I would be interested in hearing more about the anthropological literature to which Schulman alludes, but my experience with the psychological literature suggests that there is a lot of very questionable social scientific research out there on this and related topics, which we would do well to scrutinize with a fine-toothed comb. So without shutting the door on what the anthropologists have to say, I confess to a bit of a priori skepticism. I’ve read too much nonsense by social scientists on this topic to be very optimistic about their findings.

In my view, the most plausible of the arguments in favor of the appearance-character connection is the argument from social appropriateness, which brings us to complex and difficult concepts like “comportment” (as well as “demeanor,” “countenance,” “modesty,” “tastefulness,” and the like). Schulman is right to say that comportment involves an amalgam of appearance and behavior, and that behavior is relevant to judging moral character. So at some level, we agree that comportment is a legitimate exception to the default rule I described earlier.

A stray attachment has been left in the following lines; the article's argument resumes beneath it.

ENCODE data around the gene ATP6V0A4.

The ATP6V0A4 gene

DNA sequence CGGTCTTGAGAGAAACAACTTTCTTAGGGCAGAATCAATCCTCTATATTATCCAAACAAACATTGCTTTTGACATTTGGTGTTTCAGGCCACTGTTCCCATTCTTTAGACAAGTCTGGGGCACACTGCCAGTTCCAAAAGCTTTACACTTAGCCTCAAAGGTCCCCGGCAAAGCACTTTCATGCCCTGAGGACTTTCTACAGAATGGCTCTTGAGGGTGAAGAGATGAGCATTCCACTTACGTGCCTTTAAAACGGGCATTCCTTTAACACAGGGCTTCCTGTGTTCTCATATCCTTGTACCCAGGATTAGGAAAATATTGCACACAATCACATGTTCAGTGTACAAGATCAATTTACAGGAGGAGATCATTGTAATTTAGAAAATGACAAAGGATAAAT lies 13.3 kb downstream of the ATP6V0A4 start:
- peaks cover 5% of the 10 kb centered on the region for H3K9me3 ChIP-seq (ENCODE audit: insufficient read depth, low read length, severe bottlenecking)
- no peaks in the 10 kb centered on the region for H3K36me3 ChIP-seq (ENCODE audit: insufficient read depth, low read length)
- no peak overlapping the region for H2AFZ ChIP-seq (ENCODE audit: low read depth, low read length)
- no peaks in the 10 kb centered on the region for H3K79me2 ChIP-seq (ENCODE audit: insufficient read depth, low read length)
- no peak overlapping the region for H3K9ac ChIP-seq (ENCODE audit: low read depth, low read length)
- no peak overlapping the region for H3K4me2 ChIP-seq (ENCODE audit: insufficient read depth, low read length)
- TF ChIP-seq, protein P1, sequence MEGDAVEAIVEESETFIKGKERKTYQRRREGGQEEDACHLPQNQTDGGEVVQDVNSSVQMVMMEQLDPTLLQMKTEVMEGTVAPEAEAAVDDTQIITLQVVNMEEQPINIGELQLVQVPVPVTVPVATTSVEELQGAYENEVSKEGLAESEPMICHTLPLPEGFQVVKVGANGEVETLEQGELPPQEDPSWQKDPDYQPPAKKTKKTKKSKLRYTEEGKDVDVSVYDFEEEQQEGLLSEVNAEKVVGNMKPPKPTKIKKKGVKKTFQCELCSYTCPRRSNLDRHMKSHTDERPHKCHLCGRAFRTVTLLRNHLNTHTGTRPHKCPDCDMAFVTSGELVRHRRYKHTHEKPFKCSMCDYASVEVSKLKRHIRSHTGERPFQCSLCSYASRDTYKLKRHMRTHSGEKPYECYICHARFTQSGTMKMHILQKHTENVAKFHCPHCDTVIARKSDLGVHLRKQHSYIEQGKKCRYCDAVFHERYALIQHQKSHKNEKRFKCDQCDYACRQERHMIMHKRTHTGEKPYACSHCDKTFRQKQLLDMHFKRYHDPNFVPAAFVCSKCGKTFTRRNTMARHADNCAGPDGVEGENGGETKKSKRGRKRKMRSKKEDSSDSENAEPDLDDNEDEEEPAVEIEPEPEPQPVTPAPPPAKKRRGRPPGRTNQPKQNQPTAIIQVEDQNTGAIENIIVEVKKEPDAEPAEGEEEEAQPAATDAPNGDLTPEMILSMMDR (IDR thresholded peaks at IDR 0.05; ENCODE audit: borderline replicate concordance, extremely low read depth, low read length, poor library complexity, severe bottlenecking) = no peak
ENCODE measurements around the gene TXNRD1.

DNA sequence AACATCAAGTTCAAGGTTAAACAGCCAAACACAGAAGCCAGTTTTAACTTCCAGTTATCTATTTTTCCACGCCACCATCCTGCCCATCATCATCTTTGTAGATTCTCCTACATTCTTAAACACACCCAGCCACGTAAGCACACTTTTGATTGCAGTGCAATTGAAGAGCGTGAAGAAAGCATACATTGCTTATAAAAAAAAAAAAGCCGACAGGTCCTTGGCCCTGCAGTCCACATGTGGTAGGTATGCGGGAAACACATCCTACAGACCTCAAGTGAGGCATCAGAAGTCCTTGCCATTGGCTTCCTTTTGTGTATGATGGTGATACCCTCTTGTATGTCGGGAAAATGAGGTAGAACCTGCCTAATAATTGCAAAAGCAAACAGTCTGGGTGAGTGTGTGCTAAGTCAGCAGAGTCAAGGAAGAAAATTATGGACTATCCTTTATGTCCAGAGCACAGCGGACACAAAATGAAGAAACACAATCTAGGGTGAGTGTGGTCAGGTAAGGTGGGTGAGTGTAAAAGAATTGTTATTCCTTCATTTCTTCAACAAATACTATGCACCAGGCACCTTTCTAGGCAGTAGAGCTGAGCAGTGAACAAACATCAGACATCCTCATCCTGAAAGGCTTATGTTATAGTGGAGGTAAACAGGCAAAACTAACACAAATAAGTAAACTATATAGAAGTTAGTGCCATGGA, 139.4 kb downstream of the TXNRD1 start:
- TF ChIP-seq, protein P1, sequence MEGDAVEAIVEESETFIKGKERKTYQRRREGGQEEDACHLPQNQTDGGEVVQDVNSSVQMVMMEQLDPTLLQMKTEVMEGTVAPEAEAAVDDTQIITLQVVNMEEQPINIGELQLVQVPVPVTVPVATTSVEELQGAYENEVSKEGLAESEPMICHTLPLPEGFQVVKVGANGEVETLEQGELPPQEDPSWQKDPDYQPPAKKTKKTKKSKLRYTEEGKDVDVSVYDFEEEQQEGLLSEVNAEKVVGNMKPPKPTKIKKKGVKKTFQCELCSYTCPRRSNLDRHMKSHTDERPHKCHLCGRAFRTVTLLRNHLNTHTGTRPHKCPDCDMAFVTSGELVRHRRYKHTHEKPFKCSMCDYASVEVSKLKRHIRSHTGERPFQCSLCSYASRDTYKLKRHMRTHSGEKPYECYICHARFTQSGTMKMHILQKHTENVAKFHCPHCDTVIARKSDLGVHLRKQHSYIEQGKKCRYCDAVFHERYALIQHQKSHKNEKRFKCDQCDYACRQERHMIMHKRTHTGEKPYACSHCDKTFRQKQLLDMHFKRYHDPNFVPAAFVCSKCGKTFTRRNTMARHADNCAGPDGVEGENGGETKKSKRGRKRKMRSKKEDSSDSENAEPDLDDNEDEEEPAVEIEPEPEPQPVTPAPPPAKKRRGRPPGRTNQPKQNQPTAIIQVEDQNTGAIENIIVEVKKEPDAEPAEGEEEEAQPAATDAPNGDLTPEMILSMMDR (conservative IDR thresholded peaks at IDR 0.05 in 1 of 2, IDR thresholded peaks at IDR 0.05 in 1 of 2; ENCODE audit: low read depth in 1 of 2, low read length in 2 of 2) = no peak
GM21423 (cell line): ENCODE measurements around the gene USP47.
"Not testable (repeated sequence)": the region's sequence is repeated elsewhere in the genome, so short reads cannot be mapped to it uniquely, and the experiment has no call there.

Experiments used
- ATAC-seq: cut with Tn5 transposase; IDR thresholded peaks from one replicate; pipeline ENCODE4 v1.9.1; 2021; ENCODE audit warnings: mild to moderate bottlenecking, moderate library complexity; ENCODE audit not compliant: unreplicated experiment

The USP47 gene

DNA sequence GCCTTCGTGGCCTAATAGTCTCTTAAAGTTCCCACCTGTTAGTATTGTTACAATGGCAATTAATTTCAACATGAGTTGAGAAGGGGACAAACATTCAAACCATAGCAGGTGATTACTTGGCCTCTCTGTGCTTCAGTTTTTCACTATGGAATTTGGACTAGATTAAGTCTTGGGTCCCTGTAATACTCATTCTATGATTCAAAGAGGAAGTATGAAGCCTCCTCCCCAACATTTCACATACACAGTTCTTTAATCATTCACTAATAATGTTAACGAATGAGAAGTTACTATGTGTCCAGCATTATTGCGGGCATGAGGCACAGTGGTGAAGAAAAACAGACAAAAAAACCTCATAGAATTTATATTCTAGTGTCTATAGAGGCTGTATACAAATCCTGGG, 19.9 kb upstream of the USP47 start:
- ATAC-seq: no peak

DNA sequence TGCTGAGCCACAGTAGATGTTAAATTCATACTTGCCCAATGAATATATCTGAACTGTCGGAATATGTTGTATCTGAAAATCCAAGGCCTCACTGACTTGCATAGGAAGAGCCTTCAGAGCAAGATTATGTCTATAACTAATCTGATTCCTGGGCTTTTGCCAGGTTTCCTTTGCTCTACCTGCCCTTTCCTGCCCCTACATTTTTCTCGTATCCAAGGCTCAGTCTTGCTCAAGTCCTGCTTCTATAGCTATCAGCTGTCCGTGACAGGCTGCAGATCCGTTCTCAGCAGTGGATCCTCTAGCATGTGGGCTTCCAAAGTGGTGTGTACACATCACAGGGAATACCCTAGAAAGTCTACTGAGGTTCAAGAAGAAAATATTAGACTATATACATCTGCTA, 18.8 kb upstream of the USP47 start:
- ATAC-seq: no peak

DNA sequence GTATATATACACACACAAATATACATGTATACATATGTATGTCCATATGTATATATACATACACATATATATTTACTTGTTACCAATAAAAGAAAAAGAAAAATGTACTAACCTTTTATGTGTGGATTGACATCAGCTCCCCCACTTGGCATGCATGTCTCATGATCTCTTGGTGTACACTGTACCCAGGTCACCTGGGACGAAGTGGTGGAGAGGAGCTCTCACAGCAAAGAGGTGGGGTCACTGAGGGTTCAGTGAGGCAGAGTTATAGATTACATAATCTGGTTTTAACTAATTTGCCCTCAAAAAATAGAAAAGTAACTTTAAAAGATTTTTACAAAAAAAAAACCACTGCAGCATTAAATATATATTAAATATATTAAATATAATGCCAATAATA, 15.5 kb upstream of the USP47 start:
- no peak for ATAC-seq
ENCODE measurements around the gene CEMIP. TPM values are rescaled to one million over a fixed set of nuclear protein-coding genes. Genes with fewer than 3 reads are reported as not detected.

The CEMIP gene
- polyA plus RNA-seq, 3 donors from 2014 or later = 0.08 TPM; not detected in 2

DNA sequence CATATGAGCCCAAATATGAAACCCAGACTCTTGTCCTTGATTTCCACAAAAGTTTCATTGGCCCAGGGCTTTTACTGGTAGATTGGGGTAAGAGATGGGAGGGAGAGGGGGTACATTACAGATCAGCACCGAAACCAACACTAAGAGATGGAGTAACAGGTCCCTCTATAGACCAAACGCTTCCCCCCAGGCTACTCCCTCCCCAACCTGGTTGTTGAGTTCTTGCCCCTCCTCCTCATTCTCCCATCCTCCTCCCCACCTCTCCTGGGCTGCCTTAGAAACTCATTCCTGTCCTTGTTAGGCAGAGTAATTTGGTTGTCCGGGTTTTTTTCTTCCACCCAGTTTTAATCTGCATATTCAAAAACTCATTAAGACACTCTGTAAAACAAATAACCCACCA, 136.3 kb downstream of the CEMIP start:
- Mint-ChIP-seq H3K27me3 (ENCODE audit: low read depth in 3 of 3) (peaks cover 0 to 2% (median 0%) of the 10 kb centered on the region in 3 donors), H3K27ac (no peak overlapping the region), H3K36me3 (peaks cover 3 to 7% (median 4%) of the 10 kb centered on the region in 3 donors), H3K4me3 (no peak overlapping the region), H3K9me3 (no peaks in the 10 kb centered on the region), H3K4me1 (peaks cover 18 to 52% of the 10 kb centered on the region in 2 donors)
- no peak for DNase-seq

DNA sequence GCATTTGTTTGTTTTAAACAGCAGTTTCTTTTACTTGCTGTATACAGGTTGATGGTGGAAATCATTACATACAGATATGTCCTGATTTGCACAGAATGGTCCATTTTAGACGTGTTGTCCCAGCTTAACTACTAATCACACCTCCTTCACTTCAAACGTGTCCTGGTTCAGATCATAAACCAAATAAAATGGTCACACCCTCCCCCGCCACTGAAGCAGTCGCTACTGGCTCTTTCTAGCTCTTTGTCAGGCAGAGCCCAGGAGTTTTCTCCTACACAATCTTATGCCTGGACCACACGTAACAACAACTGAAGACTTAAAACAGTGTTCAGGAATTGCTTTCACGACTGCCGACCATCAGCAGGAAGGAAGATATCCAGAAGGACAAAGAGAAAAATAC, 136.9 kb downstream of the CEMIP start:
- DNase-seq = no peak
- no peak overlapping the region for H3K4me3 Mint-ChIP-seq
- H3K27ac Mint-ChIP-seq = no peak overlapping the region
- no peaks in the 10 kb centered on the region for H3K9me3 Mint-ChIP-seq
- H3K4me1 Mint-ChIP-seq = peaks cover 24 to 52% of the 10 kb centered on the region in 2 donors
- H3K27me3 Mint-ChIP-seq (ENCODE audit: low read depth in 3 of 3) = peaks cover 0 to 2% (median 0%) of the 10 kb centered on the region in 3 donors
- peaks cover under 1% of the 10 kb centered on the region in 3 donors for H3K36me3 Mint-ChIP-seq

But even here, I’m skeptical. My view is not that we should have no standards of socially appropriate appearance, but that we should only insist on such standards (and hold others to them) when we’re sure why we have them. The unfortunate fact is that in our culture, people’s insistence on conformity with standards of social appropriateness typically outruns any rational justification that anyone can offer for the standards themselves.